Port of Kiel
Review and History

The Port of Kiel is capital and most populous city of the state of Schleswig-Holstein in northern Germany. Lying on an inlet of the Baltic Sea, the Kiel Fjord, it is at the eastern end of the Kiel Canal. About 90 kilometers north of Hamburg, the Port of Kiel is one of Germany’s most important maritime centers, indicated by the many sailing events held there including the sailing competitions of the Olympic Games in 1936 and 1972.

The Port of Kiel is also a long-time base for the German Navy and a high-tech ship-building hub. The Kiel Canal is the busiest manmade waterway in the world. Its economy is based on services, transportation, and the maritime industry. It is home to shipyard operating since 1838 that constructs submarines, including Germany’s first submarine in 1850. The city has one of Germany’s strongest and most productive economies. In 2005, over 234 thousand people lived in the urban area of the Port of Kiel.

Port History

A 10th Century settlement there was called Kyle, from the Anglo-Saxon kille (a safe place for ships), when Normans or Vikings established colonies along their raiding routes. Adopting the Laws of Lubeck, the city was founded in 1242. It entered the Hanseatic League in 1284 but was expelled in 1518 for sheltering pirates. In the 14th Century, the Port of Kiel was granted greater trading privileges. The University of Kiel was established there in 1665.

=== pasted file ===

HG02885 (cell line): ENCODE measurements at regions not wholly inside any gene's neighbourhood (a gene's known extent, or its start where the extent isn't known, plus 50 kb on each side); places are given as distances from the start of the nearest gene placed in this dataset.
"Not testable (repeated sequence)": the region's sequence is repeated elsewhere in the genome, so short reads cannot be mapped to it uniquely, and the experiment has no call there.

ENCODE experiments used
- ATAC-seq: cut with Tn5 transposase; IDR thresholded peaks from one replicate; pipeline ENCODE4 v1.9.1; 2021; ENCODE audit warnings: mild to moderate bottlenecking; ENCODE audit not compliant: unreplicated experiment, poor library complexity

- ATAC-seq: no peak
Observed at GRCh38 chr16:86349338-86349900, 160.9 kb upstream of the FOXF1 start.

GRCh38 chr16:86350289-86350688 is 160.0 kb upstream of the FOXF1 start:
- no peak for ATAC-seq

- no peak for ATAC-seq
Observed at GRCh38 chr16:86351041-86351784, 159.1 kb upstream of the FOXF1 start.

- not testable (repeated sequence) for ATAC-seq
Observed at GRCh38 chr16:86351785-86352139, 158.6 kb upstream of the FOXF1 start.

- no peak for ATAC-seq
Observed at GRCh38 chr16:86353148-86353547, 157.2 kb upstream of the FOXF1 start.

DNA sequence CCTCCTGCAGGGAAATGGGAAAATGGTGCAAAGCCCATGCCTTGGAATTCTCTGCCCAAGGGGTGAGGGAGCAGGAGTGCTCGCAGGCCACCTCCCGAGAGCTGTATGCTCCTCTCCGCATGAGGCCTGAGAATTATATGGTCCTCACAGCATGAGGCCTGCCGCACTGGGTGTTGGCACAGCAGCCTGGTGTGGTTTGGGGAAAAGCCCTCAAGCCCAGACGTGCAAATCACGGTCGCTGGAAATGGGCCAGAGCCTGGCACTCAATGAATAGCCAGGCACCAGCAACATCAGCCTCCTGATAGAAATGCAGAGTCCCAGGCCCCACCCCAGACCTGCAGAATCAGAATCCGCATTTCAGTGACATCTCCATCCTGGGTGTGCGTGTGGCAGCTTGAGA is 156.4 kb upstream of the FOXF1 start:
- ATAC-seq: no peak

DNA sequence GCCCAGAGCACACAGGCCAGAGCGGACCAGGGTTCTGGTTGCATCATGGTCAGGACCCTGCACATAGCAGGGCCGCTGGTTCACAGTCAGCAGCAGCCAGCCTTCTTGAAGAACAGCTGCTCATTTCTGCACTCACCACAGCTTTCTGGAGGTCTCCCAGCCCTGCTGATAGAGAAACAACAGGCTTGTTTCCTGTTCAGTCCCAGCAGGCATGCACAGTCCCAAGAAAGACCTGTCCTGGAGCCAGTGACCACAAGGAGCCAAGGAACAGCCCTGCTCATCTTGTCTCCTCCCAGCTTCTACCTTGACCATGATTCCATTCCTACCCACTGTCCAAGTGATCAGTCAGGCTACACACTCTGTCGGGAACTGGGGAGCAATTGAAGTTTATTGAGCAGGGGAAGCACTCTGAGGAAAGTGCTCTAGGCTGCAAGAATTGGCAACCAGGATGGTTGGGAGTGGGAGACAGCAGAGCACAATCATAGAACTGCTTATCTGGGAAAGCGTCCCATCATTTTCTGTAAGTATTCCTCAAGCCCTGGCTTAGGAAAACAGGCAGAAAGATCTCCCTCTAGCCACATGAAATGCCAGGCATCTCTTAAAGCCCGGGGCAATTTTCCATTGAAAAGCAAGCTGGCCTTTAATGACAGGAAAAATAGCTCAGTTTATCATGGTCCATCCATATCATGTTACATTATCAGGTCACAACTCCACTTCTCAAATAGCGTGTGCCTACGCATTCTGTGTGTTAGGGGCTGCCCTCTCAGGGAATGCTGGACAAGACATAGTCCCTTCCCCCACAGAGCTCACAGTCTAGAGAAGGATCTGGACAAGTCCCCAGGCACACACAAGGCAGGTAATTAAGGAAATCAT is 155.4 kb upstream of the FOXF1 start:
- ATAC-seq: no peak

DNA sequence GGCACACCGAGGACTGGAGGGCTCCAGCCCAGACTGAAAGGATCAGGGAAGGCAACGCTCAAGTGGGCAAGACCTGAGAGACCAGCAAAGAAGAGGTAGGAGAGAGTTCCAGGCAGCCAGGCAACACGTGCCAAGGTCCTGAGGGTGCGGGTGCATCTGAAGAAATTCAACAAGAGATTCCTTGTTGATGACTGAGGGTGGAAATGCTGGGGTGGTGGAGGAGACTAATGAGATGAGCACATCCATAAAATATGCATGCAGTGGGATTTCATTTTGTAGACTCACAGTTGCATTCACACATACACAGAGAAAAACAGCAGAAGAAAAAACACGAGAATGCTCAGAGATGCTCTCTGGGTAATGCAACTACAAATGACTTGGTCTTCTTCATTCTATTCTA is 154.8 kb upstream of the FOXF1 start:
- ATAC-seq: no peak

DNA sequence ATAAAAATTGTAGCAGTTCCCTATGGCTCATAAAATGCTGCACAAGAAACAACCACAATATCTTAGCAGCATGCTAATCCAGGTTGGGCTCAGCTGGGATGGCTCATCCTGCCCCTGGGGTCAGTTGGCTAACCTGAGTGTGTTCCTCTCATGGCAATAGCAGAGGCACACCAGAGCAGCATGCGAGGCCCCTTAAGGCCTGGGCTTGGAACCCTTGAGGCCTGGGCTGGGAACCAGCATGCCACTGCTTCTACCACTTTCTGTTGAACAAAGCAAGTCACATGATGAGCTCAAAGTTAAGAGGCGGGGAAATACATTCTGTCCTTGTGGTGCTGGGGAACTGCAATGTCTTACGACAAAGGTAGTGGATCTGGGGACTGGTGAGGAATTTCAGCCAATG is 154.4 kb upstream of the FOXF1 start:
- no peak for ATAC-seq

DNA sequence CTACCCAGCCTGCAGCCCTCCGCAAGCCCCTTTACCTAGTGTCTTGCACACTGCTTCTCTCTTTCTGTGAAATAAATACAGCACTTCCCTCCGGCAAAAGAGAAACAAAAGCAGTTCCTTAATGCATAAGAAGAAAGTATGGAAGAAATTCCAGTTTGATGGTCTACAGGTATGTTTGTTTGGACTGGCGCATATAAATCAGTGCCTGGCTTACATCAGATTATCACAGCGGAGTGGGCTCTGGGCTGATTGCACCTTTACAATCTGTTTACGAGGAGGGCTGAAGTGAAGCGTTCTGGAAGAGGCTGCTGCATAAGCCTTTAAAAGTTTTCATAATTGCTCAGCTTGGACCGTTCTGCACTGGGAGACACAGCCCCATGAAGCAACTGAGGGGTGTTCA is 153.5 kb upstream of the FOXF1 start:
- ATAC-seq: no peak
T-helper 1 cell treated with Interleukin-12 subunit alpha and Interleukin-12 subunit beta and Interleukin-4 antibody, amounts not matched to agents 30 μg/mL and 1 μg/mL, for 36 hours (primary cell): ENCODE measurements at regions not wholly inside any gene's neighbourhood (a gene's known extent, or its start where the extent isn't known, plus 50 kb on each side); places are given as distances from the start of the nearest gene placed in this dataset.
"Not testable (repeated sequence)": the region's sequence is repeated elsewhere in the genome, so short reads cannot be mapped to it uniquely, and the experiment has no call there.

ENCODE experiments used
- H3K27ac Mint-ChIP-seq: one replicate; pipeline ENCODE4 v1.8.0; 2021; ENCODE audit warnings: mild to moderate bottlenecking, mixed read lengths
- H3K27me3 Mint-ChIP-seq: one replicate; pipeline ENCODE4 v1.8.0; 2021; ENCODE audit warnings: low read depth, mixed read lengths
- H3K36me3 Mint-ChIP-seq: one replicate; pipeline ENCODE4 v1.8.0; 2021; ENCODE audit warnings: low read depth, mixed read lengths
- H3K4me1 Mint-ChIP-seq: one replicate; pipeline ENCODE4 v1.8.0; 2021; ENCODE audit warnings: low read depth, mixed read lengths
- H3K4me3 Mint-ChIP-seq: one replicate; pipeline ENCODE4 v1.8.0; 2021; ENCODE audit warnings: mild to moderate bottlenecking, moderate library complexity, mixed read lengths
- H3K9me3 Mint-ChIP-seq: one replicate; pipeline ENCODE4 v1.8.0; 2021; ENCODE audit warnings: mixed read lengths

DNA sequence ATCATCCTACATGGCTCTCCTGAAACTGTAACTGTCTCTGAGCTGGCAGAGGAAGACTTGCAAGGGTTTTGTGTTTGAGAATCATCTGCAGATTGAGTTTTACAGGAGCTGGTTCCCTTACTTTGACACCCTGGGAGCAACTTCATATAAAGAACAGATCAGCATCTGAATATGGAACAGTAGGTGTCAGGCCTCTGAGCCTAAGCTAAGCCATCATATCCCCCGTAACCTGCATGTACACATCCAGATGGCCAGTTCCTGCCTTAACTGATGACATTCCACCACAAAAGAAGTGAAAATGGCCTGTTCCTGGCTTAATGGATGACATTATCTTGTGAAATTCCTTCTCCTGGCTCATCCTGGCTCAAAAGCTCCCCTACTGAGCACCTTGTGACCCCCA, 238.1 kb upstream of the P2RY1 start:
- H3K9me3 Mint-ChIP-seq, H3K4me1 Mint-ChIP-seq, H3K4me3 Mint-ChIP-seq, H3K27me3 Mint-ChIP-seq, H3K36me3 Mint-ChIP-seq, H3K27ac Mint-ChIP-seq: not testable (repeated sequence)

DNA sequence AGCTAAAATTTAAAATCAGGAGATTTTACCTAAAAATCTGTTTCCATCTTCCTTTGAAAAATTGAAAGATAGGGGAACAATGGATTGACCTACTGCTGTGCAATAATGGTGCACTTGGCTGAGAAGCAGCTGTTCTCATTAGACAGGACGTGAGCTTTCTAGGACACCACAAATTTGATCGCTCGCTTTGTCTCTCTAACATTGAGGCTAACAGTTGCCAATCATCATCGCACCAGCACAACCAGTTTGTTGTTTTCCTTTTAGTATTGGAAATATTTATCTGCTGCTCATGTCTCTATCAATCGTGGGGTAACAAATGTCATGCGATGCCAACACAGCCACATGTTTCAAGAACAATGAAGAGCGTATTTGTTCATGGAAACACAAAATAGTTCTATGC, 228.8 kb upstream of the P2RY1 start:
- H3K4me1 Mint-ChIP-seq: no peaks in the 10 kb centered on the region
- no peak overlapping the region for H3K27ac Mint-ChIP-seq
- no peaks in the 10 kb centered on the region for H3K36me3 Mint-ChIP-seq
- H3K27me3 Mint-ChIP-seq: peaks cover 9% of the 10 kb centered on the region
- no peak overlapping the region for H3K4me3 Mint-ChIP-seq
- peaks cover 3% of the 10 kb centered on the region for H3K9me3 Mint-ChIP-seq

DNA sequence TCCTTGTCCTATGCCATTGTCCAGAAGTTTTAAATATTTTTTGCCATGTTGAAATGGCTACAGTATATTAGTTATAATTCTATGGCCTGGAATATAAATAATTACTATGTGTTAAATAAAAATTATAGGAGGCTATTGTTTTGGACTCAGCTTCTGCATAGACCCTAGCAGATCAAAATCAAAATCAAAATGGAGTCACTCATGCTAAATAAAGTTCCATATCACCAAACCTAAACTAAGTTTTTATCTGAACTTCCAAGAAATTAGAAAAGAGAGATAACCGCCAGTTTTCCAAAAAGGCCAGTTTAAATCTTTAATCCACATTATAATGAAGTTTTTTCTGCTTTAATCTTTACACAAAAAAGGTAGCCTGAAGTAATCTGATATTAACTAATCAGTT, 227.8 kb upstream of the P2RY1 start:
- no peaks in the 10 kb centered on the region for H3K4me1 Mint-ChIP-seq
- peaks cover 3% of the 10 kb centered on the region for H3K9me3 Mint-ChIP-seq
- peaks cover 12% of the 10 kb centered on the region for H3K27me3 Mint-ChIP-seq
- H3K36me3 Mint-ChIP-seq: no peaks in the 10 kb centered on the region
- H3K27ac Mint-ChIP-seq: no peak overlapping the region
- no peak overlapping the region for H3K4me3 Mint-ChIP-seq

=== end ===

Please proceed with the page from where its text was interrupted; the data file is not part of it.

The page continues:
In 1773, Denmark ruled the Port of Kiel, passing to Prussian rule in 1866. King William I located Prussia’s Baltic Sea fleet in Kiel in 1865, making it an Imperial Harbor within the German Empire. Being Germany’s naval base, the city grew quickly. In 1864, almost 19 thousand people lived there. By 1910, the city’s population grew to about 200 thousand.

In 1918, it was the site of a mutiny of the German navy during the democratic revolution, and it was an Allied bombing target during World War II. Allied bombs destroyed as much as 80% of the old town, 72% of its residential neighborhoods, and over 80% of the industrial districts.

The locks of the Kiel Canal were opened in 1895, and the port has been busy ever since. It has a busy modern harbor and excellent yacht facilities. Ferries move people between its shores on the east and west sides of the Fjord and to local resorts and fishing villages. Industries within the Port of Kiel include manufacture of ship motors, electrical equipment, ship motors, precision instruments, and foodstuffs.

Much of the Port of Kiel was destroyed during World War II, but it has been rebuilt. Extensive green spaces were added in the re-building effort, and many important historic landmarks were restored. The oldest botanical gardens in Germany are located near the old university, and the Institute of Marine Biology in the Port of Kiel contains an aquarium.

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